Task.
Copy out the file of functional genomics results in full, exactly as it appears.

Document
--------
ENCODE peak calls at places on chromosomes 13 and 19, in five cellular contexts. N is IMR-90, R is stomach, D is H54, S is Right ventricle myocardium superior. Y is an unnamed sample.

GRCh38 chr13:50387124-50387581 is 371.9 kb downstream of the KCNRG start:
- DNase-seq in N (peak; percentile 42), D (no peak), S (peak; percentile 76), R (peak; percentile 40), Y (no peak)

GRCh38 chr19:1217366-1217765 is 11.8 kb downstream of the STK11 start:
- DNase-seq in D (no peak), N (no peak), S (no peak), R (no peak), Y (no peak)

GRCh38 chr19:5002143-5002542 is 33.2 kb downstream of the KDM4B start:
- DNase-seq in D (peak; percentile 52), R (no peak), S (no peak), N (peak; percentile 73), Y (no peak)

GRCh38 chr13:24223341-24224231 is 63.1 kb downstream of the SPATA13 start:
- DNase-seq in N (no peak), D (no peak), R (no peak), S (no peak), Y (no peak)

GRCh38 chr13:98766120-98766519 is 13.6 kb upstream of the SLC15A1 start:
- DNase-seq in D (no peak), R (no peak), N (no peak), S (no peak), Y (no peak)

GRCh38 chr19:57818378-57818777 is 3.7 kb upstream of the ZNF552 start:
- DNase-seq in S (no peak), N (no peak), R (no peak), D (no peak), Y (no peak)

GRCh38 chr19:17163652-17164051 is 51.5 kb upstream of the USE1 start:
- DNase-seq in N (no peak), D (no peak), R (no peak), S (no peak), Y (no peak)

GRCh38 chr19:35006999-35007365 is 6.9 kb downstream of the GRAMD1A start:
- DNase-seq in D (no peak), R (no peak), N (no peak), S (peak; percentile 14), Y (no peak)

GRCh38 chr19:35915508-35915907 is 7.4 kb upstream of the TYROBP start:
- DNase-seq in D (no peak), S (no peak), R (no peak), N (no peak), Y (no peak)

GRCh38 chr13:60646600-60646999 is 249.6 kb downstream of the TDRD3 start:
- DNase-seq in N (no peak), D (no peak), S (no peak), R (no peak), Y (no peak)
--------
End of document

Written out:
ENCODE peak calls at places on chromosomes 13 and 19, in five cellular contexts. N is IMR-90, R is stomach, D is H54, S is Right ventricle myocardium superior. Y is an unnamed sample.

GRCh38 chr13:50387124-50387581 is 371.9 kb downstream of the KCNRG start:
- DNase-seq in N (peak; percentile 42), D (no peak), S (peak; percentile 76), R (peak; percentile 40), Y (no peak)

GRCh38 chr19:1217366-1217765 is 11.8 kb downstream of the STK11 start:
- DNase-seq in D (no peak), N (no peak), S (no peak), R (no peak), Y (no peak)

GRCh38 chr19:5002143-5002542 is 33.2 kb downstream of the KDM4B start:
- DNase-seq in D (peak; percentile 52), R (no peak), S (no peak), N (peak; percentile 73), Y (no peak)

GRCh38 chr13:24223341-24224231 is 63.1 kb downstream of the SPATA13 start:
- DNase-seq in N (no peak), D (no peak), R (no peak), S (no peak), Y (no peak)

GRCh38 chr13:98766120-98766519 is 13.6 kb upstream of the SLC15A1 start:
- DNase-seq in D (no peak), R (no peak), N (no peak), S (no peak), Y (no peak)

GRCh38 chr19:57818378-57818777 is 3.7 kb upstream of the ZNF552 start:
- DNase-seq in S (no peak), N (no peak), R (no peak), D (no peak), Y (no peak)

GRCh38 chr19:17163652-17164051 is 51.5 kb upstream of the USE1 start:
- DNase-seq in N (no peak), D (no peak), R (no peak), S (no peak), Y (no peak)

GRCh38 chr19:35006999-35007365 is 6.9 kb downstream of the GRAMD1A start:
- DNase-seq in D (no peak), R (no peak), N (no peak), S (peak; percentile 14), Y (no peak)

GRCh38 chr19:35915508-35915907 is 7.4 kb upstream of the TYROBP start:
- DNase-seq in D (no peak), S (no peak), R (no peak), N (no peak), Y (no peak)

GRCh38 chr13:60646600-60646999 is 249.6 kb downstream of the TDRD3 start:
- DNase-seq in N (no peak), D (no peak), S (no peak), R (no peak), Y (no peak)